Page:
Time trends and factors in body mass index and obesity among children in China: 1997-2011

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Abstract

BACKGROUND:

Research on the shift in children's body mass index (BMI) distribution is limited and conditional mean models used in the previous research have limitations in capturing cross-distribution variations in effects. The objectives are to analyze the shift in Chinese children's BMI distribution and to test the associations between BMI distribution and other factors.

METHODS:

We analyzed data collected from children 7 to 17 years old from the China Health and Nutrition Survey (CHNS) conducted in 1997, 2000, 2004, 2006, 2009 and 2011, from 2814 participants with 6799 observations. Longitudinal quantile regression (QR) was used to explore the effect of several factors on BMI trends in 2015.

RESULTS:

The BMI curves shift to the right in boys and girls, with the distributions becoming wider, indicating a higher proportion of children have become overweight. The 5th, 15th, 50th, 85th and 95th BMI percentile curves all shifted upward from 1997 to 2011, and the higher percentiles had greater increases. The prevalence of overweight and obesity increased in boys and girls between 1997 and 2011, from 6.5 to 15.5% in boys and from 4.6 to 10.4% in girls. Energy intake and parents' BMI levels had a positive association with children's BMI. Per capita income was positively associated with changes in BMI only at the upper percentiles of the BMI distributions in boys. Increased physical activity (PA) was associated with decreased BMI in girls.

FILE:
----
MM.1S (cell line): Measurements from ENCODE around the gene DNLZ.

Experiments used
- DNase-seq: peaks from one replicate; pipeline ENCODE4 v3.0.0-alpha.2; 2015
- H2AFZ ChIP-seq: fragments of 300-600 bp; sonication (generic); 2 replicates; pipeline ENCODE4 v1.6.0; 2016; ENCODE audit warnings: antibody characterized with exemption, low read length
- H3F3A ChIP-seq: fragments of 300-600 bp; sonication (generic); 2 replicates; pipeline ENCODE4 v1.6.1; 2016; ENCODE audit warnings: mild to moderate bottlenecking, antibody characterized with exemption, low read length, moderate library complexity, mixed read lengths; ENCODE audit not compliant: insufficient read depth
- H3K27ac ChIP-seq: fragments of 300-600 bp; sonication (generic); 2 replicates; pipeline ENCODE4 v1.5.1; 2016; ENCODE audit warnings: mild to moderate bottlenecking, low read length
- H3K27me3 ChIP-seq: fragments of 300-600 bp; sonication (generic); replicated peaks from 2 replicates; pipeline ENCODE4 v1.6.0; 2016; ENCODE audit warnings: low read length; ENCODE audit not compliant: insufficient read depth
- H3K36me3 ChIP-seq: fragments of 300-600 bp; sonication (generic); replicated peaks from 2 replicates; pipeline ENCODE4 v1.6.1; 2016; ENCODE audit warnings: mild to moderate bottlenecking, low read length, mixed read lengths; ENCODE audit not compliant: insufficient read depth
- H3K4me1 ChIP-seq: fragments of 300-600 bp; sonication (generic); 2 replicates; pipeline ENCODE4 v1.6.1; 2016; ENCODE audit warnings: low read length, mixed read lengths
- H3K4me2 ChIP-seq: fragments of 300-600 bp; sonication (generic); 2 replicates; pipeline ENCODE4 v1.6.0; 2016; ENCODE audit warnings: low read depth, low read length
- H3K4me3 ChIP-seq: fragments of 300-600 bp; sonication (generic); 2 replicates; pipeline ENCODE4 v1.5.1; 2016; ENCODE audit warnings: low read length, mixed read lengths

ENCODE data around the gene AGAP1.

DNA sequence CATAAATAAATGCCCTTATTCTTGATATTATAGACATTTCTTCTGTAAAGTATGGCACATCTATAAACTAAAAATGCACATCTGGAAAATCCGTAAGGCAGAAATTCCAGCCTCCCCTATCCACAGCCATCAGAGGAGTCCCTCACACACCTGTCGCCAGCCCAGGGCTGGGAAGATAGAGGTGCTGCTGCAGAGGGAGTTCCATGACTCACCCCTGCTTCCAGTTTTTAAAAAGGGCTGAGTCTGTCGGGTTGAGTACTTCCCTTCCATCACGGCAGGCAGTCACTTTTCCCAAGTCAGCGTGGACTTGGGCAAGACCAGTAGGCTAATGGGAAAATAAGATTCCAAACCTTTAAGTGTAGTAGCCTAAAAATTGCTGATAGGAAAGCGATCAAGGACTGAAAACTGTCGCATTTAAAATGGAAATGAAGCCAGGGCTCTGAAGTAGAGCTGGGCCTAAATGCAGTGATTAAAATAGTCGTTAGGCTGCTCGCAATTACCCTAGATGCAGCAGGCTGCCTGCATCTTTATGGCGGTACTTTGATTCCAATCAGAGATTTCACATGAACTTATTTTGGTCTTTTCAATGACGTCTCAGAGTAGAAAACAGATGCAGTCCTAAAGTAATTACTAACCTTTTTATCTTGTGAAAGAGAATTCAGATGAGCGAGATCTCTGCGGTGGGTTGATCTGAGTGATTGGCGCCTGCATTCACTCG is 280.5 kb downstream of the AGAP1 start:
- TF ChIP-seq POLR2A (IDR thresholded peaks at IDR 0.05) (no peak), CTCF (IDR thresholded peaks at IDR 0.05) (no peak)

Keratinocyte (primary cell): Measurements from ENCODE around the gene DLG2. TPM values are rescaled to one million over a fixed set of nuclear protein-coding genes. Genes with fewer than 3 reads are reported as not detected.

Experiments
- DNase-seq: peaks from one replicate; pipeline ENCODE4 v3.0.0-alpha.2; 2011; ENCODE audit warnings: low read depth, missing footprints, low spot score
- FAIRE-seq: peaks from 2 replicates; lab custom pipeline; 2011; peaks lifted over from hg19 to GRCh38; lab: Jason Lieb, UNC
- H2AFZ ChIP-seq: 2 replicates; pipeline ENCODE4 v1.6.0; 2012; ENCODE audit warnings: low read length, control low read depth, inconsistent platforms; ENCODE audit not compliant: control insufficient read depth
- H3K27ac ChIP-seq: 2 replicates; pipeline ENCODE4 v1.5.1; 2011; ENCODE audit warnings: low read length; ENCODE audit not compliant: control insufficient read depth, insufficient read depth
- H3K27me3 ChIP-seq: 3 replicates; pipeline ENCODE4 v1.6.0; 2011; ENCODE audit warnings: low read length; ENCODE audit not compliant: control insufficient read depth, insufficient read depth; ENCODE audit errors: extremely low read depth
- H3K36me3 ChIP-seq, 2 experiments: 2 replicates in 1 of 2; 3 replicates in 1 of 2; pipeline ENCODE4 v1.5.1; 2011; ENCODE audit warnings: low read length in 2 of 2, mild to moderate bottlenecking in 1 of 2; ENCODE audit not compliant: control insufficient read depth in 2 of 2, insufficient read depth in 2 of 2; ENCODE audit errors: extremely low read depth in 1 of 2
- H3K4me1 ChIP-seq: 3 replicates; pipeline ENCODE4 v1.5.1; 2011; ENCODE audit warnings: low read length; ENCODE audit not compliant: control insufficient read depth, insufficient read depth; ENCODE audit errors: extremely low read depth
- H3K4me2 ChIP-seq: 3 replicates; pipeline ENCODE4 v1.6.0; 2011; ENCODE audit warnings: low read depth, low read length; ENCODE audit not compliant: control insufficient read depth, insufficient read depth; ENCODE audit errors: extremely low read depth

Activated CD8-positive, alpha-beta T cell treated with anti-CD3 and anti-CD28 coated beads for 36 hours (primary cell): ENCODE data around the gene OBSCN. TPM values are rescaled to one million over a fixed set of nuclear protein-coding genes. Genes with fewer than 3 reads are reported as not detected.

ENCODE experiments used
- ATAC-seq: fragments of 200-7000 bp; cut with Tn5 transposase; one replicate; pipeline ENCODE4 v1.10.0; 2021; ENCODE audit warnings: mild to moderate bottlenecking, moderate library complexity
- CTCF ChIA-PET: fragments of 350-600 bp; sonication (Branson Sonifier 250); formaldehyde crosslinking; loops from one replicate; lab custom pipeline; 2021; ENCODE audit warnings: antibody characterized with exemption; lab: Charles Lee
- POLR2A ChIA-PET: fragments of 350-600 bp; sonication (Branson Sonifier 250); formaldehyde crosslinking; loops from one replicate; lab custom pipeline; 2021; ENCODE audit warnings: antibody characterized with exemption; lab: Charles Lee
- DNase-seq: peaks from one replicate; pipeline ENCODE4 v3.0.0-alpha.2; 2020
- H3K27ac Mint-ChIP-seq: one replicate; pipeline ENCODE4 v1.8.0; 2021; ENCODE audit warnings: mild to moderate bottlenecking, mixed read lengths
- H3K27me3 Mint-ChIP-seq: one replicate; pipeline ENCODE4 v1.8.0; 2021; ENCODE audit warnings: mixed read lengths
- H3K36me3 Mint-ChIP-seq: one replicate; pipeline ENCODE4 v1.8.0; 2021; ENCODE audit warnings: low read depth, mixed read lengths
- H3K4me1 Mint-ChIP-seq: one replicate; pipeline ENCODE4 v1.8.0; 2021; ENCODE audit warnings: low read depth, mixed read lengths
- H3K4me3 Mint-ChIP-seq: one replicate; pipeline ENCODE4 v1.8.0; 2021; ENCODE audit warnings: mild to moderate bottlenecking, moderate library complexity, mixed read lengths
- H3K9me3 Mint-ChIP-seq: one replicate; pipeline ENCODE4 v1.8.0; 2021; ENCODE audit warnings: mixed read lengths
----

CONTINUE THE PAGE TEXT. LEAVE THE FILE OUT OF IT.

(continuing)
CONCLUSIONS:

Children in China are becoming increasingly overweight. Energy intake, parental BMI, PA and early menarche age in girls are associated with elevated BMI in children.

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